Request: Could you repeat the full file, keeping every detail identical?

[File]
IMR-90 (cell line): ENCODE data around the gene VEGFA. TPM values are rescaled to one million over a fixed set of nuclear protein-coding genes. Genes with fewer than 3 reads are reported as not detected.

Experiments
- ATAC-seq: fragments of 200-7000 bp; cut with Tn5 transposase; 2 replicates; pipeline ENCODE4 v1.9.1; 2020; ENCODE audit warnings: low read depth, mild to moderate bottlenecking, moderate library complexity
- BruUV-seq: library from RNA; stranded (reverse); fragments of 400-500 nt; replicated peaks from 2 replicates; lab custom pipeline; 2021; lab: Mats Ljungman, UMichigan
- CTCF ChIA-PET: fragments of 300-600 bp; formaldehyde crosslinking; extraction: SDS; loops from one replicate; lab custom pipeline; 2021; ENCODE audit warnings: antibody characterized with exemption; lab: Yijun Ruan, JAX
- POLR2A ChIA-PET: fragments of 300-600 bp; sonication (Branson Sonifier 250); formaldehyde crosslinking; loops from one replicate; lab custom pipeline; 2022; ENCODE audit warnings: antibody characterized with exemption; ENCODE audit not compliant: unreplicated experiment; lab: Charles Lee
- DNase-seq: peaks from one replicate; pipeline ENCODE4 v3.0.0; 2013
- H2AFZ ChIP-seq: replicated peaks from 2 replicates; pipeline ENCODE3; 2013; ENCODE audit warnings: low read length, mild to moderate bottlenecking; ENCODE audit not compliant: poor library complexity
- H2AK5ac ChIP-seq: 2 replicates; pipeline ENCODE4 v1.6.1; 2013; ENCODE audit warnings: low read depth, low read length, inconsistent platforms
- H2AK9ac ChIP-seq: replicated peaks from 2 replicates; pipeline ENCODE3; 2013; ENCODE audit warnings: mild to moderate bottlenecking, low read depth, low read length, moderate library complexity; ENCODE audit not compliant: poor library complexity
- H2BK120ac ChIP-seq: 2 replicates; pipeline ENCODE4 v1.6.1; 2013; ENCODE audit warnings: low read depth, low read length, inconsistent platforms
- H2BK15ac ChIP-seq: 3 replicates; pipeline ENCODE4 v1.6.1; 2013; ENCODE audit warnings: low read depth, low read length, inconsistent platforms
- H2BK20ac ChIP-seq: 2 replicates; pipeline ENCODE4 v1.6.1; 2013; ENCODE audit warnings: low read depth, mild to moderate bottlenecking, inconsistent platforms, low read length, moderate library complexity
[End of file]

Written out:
IMR-90 (cell line): ENCODE data around the gene VEGFA. TPM values are rescaled to one million over a fixed set of nuclear protein-coding genes. Genes with fewer than 3 reads are reported as not detected.

Experiments
- ATAC-seq: fragments of 200-7000 bp; cut with Tn5 transposase; 2 replicates; pipeline ENCODE4 v1.9.1; 2020; ENCODE audit warnings: low read depth, mild to moderate bottlenecking, moderate library complexity
- BruUV-seq: library from RNA; stranded (reverse); fragments of 400-500 nt; replicated peaks from 2 replicates; lab custom pipeline; 2021; lab: Mats Ljungman, UMichigan
- CTCF ChIA-PET: fragments of 300-600 bp; formaldehyde crosslinking; extraction: SDS; loops from one replicate; lab custom pipeline; 2021; ENCODE audit warnings: antibody characterized with exemption; lab: Yijun Ruan, JAX
- POLR2A ChIA-PET: fragments of 300-600 bp; sonication (Branson Sonifier 250); formaldehyde crosslinking; loops from one replicate; lab custom pipeline; 2022; ENCODE audit warnings: antibody characterized with exemption; ENCODE audit not compliant: unreplicated experiment; lab: Charles Lee
- DNase-seq: peaks from one replicate; pipeline ENCODE4 v3.0.0; 2013
- H2AFZ ChIP-seq: replicated peaks from 2 replicates; pipeline ENCODE3; 2013; ENCODE audit warnings: low read length, mild to moderate bottlenecking; ENCODE audit not compliant: poor library complexity
- H2AK5ac ChIP-seq: 2 replicates; pipeline ENCODE4 v1.6.1; 2013; ENCODE audit warnings: low read depth, low read length, inconsistent platforms
- H2AK9ac ChIP-seq: replicated peaks from 2 replicates; pipeline ENCODE3; 2013; ENCODE audit warnings: mild to moderate bottlenecking, low read depth, low read length, moderate library complexity; ENCODE audit not compliant: poor library complexity
- H2BK120ac ChIP-seq: 2 replicates; pipeline ENCODE4 v1.6.1; 2013; ENCODE audit warnings: low read depth, low read length, inconsistent platforms
- H2BK15ac ChIP-seq: 3 replicates; pipeline ENCODE4 v1.6.1; 2013; ENCODE audit warnings: low read depth, low read length, inconsistent platforms
- H2BK20ac ChIP-seq: 2 replicates; pipeline ENCODE4 v1.6.1; 2013; ENCODE audit warnings: low read depth, mild to moderate bottlenecking, inconsistent platforms, low read length, moderate library complexity